A Time to Text and a Time to Pray

One does not have to be a biblical scholar to know the scripture. 

For everything there is a season, and a time for every matter under heaven;
A time to be born, and a time to die;
A time to plant, and a time to pluck up what is planted;
A time to kill, and a time to heal;
A time to break down, and a time to build up;
A time to weep, and a time to laugh;
A time to mourn, and a time to dance;
A time to cast away stones, and a time to gather stones together;
A time to embrace, and a time to refrain from embracing;
A time to seek, and a time to lose;
A time to keep, and a time to cast away;
A time to rend, and a time to sew;
A time to keep silence, and a time to speak;
A time to love, and a time to hate;
A time for war, and a time for peace.   
                                          Ecclesiastes 3:1-8


We’ve heard this scripture read at funerals, at weddings and confirmations. The Birds even used these words to create a rock hit back in the late 60’s. If Soloman had been writing the book of Ecclesiastes in today’s world, maybe he would have added… there is a time to text, and a time to pray.


I sat in church this morning and could not help but notice the teenager sitting next to me in the pew checking his texts and e-mails non-stop throughout the church service. This went on throughout the entire service. I mean, he didn’t slow down for a minute!  I will give him credit, however, he never did actually pick up the phone and text anyone during the service. Let me also point out this is not just an issue with teenagers. I first saw this when I attended a memorial service for a man who had died very suddenly from a heart attack.  A very sad and emotional event for family members and most friends, but for one woman seated directly in front of me in the church, she had more important things to think about than this man’s life.  She, too, was glued to her cell phone throughout the service.


I like my cell phone.  I like the convenience of the technology and all that it provides for me, but there are times when I will leave it in the glove compartment of my car and/or yes, turn the damn thing off!  I am not a brain surgeon or cardiologist so the phone calls and texts I get are rarely of life and death matters.  Yes, if someone wants to reach me, I like to get their calls, but there are some times in my life when I choose to put life ahead of the technology.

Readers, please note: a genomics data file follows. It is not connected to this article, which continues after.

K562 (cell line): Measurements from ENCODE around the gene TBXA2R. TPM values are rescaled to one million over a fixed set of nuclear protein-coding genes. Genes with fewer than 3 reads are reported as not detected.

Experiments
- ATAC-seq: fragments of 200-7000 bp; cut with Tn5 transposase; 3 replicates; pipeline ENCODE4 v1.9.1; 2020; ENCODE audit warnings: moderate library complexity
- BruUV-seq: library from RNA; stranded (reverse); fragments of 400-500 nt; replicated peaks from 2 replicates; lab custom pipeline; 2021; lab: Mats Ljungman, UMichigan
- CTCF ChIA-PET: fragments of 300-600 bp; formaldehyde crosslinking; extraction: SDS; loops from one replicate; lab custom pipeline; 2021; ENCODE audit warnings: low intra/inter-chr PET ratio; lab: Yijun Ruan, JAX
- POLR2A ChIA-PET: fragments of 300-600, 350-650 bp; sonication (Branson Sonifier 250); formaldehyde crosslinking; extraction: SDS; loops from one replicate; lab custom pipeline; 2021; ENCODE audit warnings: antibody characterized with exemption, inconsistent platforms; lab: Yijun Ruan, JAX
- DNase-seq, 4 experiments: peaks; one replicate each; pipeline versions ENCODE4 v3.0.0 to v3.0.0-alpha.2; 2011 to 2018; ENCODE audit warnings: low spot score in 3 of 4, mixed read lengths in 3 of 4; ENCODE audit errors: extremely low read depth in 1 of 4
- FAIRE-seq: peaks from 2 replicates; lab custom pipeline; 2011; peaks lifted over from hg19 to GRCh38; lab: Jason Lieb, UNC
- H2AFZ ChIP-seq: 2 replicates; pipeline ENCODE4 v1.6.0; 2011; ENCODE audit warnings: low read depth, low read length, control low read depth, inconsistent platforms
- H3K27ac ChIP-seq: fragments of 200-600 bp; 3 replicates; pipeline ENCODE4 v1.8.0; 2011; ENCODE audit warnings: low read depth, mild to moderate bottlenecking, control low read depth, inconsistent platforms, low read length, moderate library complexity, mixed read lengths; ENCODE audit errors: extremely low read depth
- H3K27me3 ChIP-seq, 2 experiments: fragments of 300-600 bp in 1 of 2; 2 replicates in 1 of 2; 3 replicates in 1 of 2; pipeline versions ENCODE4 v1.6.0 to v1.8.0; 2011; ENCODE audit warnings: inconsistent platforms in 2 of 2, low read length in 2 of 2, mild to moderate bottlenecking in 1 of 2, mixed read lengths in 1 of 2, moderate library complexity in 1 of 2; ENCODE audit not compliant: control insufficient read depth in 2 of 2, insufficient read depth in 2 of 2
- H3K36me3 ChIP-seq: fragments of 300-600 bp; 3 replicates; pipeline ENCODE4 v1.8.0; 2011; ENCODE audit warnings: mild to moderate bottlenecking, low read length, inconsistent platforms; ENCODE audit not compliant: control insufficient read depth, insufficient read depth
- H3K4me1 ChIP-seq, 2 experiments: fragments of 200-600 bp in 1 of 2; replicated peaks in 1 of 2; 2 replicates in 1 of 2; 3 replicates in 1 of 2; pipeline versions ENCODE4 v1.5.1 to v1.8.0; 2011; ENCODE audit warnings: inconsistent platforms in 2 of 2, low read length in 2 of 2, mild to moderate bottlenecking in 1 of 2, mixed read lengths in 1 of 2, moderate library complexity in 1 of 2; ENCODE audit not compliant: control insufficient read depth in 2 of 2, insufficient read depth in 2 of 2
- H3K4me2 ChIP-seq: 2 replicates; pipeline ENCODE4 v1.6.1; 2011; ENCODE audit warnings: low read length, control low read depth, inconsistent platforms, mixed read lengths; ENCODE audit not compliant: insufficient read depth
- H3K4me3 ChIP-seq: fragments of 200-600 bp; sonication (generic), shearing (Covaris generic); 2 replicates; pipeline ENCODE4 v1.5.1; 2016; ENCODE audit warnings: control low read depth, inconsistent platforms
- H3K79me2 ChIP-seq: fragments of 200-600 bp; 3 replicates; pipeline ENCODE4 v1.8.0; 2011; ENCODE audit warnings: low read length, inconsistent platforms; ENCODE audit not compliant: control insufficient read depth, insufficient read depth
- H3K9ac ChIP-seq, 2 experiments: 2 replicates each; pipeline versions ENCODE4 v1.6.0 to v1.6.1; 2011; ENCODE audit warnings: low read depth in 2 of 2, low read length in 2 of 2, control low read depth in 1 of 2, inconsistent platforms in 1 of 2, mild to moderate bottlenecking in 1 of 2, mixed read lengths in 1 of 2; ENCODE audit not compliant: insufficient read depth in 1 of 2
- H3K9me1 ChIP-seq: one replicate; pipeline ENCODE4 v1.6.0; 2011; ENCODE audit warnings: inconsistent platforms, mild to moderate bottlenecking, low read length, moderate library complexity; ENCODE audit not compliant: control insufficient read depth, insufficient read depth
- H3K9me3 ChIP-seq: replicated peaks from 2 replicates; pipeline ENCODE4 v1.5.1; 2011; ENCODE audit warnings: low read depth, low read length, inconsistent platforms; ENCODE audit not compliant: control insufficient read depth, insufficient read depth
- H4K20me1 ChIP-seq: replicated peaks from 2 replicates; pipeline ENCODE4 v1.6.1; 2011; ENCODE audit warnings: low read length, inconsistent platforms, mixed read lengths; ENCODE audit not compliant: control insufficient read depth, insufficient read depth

Enough is enough.  Facebook, Linked-In, Plaxo, Twitter, Digg and all the rest of them, great, they may or may not have a place in your life.  But when it comes to our faith, real relationships with family members and ‘real’ friends (not the incidental contacts on Facebook who are looking for two bales of hay for some stupid online game?), maybe it’s time we put the cell phones down and concentrate on what matters most. I don’t think God meant for us to have our lives in the palm of our hands and quite frankly, my life is hardly my 4G Samsung Epic. 
If you cannot separate yourself from your cell phone for one hour a day, maybe it’s time you checked out your priorities. Did it ever dawn on you, maybe your life isn’t in the palm of your hand? 

Source: blog

Posted in faith, family, friends, life, technology and tagged , , , .

Harold “Bud” Boughton is a husband, father and grandfather who is often referred to as “the teaching coach.” A former senior executive, published author and professional speaker, Bud currently works for Shine.FM radio, a community-supported, not-for-profit Christian radio station affiliated with Olivet Nazarene University in Bourbonnais, IL. He will continue to work for Shine.FM in conjunction with his responsibilities as Co-Director of Team Focus – Indiana. You can reach Bud Boughton by calling 317-258-6372 or click here to leave him a message